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Collected Poems

by Conrad Aiken

Original and Current Publisher: Oxford University Press

Evie Shockley writes:

Prior to my taking on this blog assignment, Conrad Aiken was to me just a name in the list of people who held the U. S. Poet Laureate position before it bore that title, back when it was the less glamorous-sounding job of Consultant in Poetry to the Library of Congress.  I had never, to my knowledge, read a single poem of his, though I’m sure he is included in more than one of the anthologies on my shelves.  Moreover, I had never had or even overheard a conversation about his work, such that would give me a sense of what his poetry was like.

Most readers and critics of poetry and, of course, most poets themselves can name a poet whom they admire deeply and who, nonetheless, goes unread, untaught, unwritten about—quite unjustly, they would argue.  I certainly could!  But it is much less often that I encounter a twentieth-century American poet who was so highly and repeatedly recognized in his day, only to have fallen almost entirely out of circulation.  Aiken not only served as Poetry Consultant and won the National Book Award (for his Collected Poems in 1954), he won a Pulitzer Prize (Selected Poems, 1930), the Poetry Society of America’s Shelley Award, the Bollingen Prize, the Gold Medal in Poetry from the American Academy of Arts and Letters, and a National Medal for Literature.  All this—and around thirty collections of poetry to his name—and yet his work is not noticeably a part of the critical (or popular) conversation about American modernist poetry.

It should be said that his fiction has fared better over time.  But my perusal of his Collected Poems does not inspire me to challenge the tacit consensus on his poetry.  One of the brief biographies of Aiken available online included the comment that his work remained too indebted to Romanticism to rival the popularity or importance of the major modernists.  I found that assessment really illuminating as I contemplated the 800+ pages of Aiken’s poetic oeuvre.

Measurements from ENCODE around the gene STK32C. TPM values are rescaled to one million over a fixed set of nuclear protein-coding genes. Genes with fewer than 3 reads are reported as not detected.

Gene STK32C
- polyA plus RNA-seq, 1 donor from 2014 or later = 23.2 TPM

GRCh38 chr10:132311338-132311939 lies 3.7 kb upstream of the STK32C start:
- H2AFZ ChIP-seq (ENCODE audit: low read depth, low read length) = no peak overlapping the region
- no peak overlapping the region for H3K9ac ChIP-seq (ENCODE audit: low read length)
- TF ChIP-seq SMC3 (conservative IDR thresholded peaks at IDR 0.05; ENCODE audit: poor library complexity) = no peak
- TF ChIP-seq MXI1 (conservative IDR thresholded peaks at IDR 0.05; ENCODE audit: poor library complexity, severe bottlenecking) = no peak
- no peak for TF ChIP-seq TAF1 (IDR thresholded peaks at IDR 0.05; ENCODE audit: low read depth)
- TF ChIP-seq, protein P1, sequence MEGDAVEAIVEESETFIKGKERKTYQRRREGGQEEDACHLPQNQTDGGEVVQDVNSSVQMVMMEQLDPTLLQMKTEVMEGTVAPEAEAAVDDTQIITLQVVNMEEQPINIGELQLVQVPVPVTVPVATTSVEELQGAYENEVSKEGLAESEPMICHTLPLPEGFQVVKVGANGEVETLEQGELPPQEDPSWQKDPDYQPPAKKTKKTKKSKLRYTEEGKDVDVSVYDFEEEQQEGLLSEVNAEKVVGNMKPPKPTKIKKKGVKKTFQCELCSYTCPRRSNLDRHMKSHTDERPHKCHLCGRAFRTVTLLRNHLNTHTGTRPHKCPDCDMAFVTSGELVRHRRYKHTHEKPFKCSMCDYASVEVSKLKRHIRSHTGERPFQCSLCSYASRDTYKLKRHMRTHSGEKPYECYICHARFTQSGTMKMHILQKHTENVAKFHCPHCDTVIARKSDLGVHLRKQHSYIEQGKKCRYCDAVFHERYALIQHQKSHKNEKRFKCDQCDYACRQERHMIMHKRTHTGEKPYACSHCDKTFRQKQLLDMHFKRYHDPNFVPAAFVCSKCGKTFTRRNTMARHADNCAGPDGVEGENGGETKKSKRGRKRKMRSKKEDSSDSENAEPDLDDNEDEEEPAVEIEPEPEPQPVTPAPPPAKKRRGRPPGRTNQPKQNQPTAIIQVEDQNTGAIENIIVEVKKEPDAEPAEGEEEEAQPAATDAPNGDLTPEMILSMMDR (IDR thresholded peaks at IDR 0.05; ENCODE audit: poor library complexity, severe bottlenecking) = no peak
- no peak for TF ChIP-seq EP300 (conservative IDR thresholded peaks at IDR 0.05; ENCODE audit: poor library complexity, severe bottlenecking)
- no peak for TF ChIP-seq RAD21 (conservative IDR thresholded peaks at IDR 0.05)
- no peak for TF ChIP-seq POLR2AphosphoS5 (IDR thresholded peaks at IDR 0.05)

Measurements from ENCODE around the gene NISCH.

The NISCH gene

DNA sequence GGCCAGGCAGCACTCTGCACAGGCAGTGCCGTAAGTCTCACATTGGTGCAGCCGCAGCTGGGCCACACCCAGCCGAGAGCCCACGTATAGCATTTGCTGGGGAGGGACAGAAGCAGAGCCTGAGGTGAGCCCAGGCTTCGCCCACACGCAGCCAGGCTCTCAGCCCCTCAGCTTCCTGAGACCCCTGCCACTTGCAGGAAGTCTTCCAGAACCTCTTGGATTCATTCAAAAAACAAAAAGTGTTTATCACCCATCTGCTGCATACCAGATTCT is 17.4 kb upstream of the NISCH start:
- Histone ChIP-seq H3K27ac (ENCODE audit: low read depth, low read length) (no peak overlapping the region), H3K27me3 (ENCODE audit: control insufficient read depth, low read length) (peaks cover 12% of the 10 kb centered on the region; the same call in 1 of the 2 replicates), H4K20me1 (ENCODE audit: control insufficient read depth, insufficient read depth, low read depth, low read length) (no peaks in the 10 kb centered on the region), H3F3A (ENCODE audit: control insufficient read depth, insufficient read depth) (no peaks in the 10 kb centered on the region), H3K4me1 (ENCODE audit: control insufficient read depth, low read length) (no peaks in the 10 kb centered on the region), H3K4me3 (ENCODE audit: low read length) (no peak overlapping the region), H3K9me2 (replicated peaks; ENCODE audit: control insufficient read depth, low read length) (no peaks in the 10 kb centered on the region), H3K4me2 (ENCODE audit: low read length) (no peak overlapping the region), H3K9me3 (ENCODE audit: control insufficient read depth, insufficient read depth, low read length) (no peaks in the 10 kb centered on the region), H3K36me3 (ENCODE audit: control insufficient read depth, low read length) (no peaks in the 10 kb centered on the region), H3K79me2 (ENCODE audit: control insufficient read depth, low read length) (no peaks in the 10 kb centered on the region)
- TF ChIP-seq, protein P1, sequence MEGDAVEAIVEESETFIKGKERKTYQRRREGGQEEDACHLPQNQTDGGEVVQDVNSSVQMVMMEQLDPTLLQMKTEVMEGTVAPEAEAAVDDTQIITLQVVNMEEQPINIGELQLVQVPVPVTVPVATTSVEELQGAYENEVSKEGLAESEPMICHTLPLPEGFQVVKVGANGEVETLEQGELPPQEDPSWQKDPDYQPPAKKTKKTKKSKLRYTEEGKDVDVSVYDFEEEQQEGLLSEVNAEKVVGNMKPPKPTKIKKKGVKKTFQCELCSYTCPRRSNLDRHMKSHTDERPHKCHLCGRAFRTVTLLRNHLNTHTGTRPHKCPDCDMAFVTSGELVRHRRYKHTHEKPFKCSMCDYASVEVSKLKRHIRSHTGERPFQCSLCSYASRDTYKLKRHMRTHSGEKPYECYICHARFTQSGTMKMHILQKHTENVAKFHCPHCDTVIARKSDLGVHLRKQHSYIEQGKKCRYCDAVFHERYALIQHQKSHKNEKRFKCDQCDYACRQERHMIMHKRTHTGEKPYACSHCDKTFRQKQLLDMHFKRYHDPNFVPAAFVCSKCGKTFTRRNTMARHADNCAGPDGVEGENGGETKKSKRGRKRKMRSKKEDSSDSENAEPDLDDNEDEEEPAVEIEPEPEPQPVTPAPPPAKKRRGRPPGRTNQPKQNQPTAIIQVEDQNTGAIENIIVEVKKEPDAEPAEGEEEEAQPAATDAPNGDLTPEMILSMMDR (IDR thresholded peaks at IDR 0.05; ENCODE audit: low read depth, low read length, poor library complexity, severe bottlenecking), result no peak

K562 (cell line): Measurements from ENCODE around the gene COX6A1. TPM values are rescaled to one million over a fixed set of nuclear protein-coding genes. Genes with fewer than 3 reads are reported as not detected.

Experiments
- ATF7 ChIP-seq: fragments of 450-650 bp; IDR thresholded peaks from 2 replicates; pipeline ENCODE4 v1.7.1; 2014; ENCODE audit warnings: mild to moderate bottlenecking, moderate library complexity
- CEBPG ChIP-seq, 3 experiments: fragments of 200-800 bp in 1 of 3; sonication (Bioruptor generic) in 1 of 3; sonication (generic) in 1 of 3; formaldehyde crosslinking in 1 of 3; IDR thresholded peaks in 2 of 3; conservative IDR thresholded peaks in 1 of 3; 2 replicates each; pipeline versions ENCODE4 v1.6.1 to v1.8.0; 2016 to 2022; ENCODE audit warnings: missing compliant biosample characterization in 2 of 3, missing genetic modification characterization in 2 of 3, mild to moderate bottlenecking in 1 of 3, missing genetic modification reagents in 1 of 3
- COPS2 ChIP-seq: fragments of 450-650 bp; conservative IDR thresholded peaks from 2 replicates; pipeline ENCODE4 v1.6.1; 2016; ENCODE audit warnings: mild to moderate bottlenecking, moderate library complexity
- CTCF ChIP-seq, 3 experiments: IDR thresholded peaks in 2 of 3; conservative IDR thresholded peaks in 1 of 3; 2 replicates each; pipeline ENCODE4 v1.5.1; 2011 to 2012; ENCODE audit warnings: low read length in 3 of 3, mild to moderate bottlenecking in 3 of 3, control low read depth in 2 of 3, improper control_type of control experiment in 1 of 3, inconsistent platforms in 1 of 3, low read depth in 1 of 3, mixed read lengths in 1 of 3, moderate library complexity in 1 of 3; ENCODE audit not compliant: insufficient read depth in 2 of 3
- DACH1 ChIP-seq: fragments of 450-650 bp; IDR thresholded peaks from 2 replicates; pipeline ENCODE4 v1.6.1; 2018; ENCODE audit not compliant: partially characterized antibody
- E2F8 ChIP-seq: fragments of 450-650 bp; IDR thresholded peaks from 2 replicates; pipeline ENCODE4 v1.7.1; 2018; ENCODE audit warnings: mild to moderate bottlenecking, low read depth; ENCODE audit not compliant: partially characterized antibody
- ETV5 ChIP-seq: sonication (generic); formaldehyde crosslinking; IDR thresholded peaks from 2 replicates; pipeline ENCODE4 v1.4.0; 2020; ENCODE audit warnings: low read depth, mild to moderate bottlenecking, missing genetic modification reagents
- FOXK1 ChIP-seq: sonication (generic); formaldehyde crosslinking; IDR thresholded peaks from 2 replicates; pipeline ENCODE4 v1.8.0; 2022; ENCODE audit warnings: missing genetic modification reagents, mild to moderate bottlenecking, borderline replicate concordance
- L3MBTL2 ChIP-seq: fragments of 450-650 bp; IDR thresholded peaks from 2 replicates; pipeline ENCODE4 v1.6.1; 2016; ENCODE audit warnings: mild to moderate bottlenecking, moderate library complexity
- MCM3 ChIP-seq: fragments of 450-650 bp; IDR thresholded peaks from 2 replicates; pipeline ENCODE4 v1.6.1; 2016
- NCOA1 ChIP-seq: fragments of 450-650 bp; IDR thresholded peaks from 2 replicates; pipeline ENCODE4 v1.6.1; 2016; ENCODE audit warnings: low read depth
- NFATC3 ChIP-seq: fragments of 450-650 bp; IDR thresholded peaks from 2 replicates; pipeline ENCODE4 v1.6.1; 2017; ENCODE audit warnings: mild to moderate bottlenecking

It is composed significantly of long poems and book-length or multi-book projects: for example, The Divine Pilgrim, a work concerned with representing the sound and structure of (classical) music, is composed of six “symphonies,” five of which were published in book form serially over a period of seven years.  Across his numerous books, he works primarily in vers libre lines, blank verse, and rhyming iambic pentameter and tetrameter couplets.  He uses meter loosely, but unmistakably.  In one poem I spent some time with, “The Coming Forth by Day of Osiris Jones,” he reviews Jones’s life, from birth to death, by listing the places, things, people, words, and moments that characterize the man.  For example, in the section called “The Costumes,” we find this passage:

Item: a pair of moccasins

Item: a tweed hat bought in England, green,
goloshes, silk shirts, collars of increasing sizes,
and assorted neckties, mostly blue

Item: pyjamas, linen for summer, woolen for winter
with tassled cords and pockets in the jackets

I’d hoped the formal device of the list, which has enjoyed some popularity in recent years, would make this poem more compelling to me than some of the others, but ultimately it didn’t.  Then I realized that all the specificity of the lists Aiken compiled, rather than individuating Jones, constructed him as an “everyman”—which is precisely the character Aiken is presenting in each of the books of The Divine Pilgrim (as he says explicitly in the notes in the back of the book) and, apparently, in many of the other poems as well.  His works being also quite autobiographical, by his own admission, we arrive at one of the qualities that prevented me from enjoying his poetry more.  That is, Aiken’s “everyman” is a very particular specimen of humanity, but neither the character nor the poet shows any consciousness of the limited ability of this particular existence to stand in for the rest of humankind in the poems’ metaphysical quests.